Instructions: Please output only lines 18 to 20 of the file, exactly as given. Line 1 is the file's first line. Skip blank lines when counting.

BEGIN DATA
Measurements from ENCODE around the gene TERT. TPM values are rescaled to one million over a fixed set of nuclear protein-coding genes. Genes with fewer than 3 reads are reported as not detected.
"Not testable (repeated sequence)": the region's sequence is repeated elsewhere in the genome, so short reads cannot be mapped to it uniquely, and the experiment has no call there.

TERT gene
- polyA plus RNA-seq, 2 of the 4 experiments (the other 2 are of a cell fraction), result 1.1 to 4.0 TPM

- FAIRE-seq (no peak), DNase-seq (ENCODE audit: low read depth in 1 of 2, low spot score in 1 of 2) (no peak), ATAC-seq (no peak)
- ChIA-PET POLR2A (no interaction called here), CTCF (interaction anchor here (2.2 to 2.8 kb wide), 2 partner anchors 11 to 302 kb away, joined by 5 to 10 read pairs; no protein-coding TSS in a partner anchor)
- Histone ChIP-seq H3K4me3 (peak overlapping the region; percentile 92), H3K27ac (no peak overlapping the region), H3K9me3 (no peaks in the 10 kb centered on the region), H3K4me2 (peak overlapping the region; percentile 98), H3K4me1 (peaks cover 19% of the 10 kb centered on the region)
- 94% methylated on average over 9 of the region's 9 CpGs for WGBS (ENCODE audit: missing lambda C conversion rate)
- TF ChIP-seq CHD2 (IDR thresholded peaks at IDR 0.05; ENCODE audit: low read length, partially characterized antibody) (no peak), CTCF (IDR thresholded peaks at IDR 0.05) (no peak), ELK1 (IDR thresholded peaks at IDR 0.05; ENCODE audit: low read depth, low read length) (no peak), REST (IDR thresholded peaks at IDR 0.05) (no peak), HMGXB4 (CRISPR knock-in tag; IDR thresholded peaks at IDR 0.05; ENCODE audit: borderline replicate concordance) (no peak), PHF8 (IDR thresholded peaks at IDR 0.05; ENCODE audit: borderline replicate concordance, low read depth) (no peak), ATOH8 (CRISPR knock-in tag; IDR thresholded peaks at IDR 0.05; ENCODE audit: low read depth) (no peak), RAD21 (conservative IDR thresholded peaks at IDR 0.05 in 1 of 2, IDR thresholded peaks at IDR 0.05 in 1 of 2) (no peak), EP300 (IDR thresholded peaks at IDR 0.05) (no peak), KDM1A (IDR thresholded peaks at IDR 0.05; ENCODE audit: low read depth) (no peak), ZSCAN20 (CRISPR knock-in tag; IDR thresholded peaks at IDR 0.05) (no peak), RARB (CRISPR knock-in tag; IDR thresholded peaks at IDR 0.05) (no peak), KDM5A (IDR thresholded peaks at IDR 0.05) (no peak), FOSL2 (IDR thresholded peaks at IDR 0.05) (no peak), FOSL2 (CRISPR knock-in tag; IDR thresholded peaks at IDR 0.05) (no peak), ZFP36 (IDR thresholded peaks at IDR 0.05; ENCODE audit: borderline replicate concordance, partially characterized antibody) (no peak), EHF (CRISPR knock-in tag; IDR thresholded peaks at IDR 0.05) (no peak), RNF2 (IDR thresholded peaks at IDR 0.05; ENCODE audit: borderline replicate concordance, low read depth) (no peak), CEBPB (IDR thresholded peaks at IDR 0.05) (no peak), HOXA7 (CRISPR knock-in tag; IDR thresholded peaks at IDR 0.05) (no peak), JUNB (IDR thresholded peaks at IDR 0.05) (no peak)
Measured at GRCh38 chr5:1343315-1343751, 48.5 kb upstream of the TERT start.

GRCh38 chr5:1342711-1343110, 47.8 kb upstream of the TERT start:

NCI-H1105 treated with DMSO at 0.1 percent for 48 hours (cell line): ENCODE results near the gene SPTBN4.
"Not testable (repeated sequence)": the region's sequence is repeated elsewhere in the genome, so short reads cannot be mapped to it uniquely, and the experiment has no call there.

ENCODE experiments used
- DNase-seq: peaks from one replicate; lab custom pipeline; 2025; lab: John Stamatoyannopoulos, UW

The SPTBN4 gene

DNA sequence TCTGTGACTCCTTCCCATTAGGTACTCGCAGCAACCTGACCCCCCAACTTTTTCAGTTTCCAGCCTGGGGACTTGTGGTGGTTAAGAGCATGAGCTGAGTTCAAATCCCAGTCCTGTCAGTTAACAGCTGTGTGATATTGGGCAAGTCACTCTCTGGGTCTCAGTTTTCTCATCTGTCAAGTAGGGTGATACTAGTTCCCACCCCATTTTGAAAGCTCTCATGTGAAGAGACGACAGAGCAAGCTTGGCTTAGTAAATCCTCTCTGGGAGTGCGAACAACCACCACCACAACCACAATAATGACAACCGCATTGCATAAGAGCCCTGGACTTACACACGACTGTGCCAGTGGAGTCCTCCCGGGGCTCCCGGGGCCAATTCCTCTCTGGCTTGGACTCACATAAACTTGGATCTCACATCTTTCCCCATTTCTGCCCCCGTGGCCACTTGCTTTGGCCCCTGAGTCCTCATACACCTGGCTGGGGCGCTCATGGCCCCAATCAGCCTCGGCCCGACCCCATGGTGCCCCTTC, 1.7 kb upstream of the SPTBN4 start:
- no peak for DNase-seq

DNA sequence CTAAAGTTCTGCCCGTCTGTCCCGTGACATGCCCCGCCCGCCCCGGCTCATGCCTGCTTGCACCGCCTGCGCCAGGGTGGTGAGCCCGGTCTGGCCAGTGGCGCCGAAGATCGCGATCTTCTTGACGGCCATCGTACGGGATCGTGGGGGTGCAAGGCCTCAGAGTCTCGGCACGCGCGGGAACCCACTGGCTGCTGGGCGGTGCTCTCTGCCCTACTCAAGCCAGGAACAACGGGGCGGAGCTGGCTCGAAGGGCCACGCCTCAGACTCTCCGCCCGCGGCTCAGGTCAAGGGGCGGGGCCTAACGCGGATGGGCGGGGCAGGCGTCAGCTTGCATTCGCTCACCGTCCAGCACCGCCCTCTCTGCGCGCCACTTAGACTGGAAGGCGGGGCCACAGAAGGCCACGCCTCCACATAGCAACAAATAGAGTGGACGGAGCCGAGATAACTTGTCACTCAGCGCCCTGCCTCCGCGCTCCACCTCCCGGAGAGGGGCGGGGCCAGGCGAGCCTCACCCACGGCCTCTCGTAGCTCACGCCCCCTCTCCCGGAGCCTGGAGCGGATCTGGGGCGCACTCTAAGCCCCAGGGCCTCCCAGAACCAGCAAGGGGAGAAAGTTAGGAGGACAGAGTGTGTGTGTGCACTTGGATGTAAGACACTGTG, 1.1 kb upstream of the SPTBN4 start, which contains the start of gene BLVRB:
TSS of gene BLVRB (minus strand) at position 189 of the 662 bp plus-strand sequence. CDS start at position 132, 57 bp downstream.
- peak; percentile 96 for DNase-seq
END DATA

- no peak for DNase-seq

DNA sequence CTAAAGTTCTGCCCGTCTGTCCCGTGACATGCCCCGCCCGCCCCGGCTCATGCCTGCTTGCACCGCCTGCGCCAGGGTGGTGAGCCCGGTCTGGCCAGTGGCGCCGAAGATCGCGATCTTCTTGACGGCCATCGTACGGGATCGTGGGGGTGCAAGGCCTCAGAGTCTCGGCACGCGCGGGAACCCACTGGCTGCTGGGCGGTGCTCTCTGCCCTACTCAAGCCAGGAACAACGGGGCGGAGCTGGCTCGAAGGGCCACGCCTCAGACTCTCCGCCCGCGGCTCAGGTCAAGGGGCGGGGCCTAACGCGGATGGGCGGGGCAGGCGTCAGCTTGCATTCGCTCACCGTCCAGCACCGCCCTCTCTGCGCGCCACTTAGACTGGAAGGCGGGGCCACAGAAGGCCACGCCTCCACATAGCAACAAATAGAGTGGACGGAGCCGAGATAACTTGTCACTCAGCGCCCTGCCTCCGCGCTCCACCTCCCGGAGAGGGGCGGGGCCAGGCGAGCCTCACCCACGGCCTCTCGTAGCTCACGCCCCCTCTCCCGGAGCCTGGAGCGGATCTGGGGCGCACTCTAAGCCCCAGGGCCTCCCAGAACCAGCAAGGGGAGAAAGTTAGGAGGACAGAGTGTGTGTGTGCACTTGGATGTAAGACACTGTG, 1.1 kb upstream of the SPTBN4 start, which contains the start of gene BLVRB:
TSS of gene BLVRB (minus strand) at position 189 of the 662 bp plus-strand sequence. CDS start at position 132, 57 bp downstream.